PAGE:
Adieu, my dear mother, my kindest regards to everyone in and outside the house who are near and dear to me. Please see to it that I receive a lot of letters. Lotte also intended to write. 
Your loyal and obedient daughter
Concerning the background to Julie Gotter’s stay in Jena, see the editorial note to her letter to Cäcile Gotter on 8 June 1801 (letter 319b) (Rudolf Koch and Fritz Kredel, Deutschland und angrenzende Gebiete [Leipzig 1937]):
. Uncertain allusion. Cäcilie Gotter was in any case in Weimar at the time. Back.
Luise Wiedemann and her daughter Emma had departed Jena for Weimar on 6 June 1801. Back.
 Caroline makes the same point in her letter to Wilhelm Schlegel on 22 June 1801 (letter 322):
I almost feared the cold weather had made you sick as well, just as I myself still cannot quite recover and even today will not be able to write a thorough response because of a headache. I have not been out of the house since my last letter. Back.
 Wilhelm returned to Jena on 11 August 1801. Caroline writes to Wilhelm three days later, on 29 June 1801 (letter 323) that “it is quite consistent that he [Friedrich] now prefers to remove himself entirely from us, since he is unable to do so from her [Dorothea Veit].” Back.
[4a] Here a 1799 illustration by Daniel Nikolaus Chodowiecki of a young woman with simple sleeping arrangements typical of the period (Adolphine sitzt in ihrer Schlafkammer ; Herzog Anton Ulrich-Museum; Museums./Signatur DChodowiecki AB 3.1017):
[4b] Julie mistakenly writes “sister” instead of “daughter,” namely, Emma Wiedemann. Back.
 On 10 May 1804 Therese Huber writes to her daughter Therese Forster, after a meeting with Wilhelm, that he “has become quite cultivated, speaks French very well, indeed fluently” (see Wilhelm’s letter to Sophie Bernhardi on 15 May 1801 [letter 383f], note 32). Madame de Staël had already (23 March 1804) written to her father that Wilhelm “speaks French and English like a Frenchman and Englishman” (Pauline Gräfin de Lange, August Wilhelm Schlegel und Frau von Staël: Eine schicksalhafte Begegnung, trans. Willy Grabert [Hamburg 1940], 58 ). Back.
The tricky implementation of hexameters in verse became a topic of conversation between Schelling and Caroline, on the one hand, and between Caroline and Wilhelm, on the other. See esp. her letter to Wilhelm on 15 May 1801 (letter 316), in which she asks Wilhelm to help settle a “dispute between Schelling and me” concerning hexameters. Three weeks after Julie’s letter here, on 19–20 July 1801 (letter 326), Caroline informs Wilhelm that “I will begin by letting you know that I have learned to compose hexameters, namely, formal hexameters.” Back.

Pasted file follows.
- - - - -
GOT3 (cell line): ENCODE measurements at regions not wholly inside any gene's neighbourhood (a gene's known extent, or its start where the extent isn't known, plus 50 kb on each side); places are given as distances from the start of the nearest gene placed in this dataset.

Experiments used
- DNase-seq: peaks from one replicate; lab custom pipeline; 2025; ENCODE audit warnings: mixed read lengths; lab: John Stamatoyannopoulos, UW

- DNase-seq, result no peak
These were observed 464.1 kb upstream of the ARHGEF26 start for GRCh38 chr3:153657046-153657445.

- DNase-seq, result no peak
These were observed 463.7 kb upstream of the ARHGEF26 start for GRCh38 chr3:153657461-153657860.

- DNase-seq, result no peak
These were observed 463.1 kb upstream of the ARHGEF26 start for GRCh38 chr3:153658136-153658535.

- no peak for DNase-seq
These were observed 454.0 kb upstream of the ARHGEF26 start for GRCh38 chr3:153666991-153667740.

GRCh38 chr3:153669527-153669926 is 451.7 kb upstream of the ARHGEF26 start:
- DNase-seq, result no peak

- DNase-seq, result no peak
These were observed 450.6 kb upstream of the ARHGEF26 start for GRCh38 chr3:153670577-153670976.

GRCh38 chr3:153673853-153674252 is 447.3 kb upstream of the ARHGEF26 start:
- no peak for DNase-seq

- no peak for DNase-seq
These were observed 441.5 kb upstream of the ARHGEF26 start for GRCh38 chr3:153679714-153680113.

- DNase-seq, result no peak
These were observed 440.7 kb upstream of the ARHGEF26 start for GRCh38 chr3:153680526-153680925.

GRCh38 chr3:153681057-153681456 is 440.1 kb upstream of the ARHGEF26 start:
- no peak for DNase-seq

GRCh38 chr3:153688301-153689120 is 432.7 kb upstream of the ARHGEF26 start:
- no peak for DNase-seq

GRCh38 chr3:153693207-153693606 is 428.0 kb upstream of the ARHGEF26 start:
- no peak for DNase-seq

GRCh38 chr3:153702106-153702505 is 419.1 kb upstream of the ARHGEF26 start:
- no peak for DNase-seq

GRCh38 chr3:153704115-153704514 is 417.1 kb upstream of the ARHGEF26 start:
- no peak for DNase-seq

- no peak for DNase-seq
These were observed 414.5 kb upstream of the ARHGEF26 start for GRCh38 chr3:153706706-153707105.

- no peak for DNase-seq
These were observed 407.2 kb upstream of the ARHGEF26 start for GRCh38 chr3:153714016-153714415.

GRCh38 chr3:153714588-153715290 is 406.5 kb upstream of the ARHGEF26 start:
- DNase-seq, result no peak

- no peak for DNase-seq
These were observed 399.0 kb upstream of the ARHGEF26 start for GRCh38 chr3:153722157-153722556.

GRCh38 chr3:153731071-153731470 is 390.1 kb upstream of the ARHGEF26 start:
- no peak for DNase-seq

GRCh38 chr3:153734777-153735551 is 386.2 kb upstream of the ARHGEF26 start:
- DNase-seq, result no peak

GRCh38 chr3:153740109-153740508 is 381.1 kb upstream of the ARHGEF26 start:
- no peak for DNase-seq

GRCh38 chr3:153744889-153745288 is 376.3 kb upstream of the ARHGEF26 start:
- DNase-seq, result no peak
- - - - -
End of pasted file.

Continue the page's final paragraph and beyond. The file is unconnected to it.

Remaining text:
[8a] Here samples of ladies’ hats from 1801, 1802, and 1800 ( Göttingischer Taschen-Calender für das Jahr 1801;  Berlinischer Damen Kalender auf das Iahr 1802;  Leipziger Taschenbuch für Frauenzimmer zum Nutzen und Vergnügen auf das Jahr 1800; Inhaltsverzeichnis deutscher Almanache, Theodor Springmann Stiftung):
 An odd, perhaps tongue-in-cheek turn of phrase, since Julie is writing to her mother. In any event, Julie initially responds on 8 June 1801 (letter 319b) to her mother’s suggestion that she make this visit. This letter is the second extant discussion of the visit. Back.
 That is, back on Saturday, 13 June 1801. Rosine Niethammer had been ill and was going to Liebenstein with Konradine Luise Hufeland to take the waters. See Caroline’s letter to Wilhelm Schlegel on 7–12 June 1801 (letter 320) and the pertinent paragraph in Julie’s letter to Luise Gotter on 26 June 1801 (letter 322a). Back.
 Thursday, 11 June 1801, confirming the dating of Caroline’s visit to Luise Hufeland (see Caroline’s letter to Wilhelm on 12 June 1801 (letter 320), in which Caroline remarks that “she [Madam Hufeland] then received me quite graciously” (Genealogische Kalender auf das Jahr 1810; Inhaltsverzeichnis deutscher Almanache, Theodor Springmann Stiftung):
It is not clear to whom Julie is here referring. Madam Niethammer’s two brothers were already deceased: Christoph Friedrich Sebastian von Eckart (3 October 1765–9. April 1801) and Johann Theophil (Gottlieb) Wilhelm von Eckardt ( 8. März 1769–1. March 1800); information about their spouses, apart perhaps from the mention here of “Madam [née?] Schulz, are lacking.
Concerning Madam Niethammer’s journey to Liebenstein to take the waters, accompanied by Madam Hufeland, see Julie’s letter to her mother on 8 June 1801 (letter 319b). Back.
[12a] Illustration 1: “Das leichtsinnige Mädchen” (“The frivolous young girl”), Berlinischer Damen-Kalender auf das Gemein-Jahr 1809; illustration 2: Göttinger Taschen Calender Für das Iahr 1798; both illustrations: Inhaltsverzeichnis deutscher Almanache, Theodor Springmann Stiftung:
 See above; the visit took place on Thursday, 11 June 1801. Back.
 Viz., the break during the summer and autumn of 1799 between Wilhelm and Schelling, on the one hand, the Allgemeine Literatur-Zeitung and its editors Christian Gottfried Schütz and Gottlieb Hufeland, on the other. See esp. Schelling’s “declaration” and the editorial response on 2 November 1799 (letter/document 252d) Wilhelm’s “farewell” on 13 November 1799 and the editorial response (letter/document 255a). Back.
 Uncertain identity. Back.
Translation © 2021 Doug Stott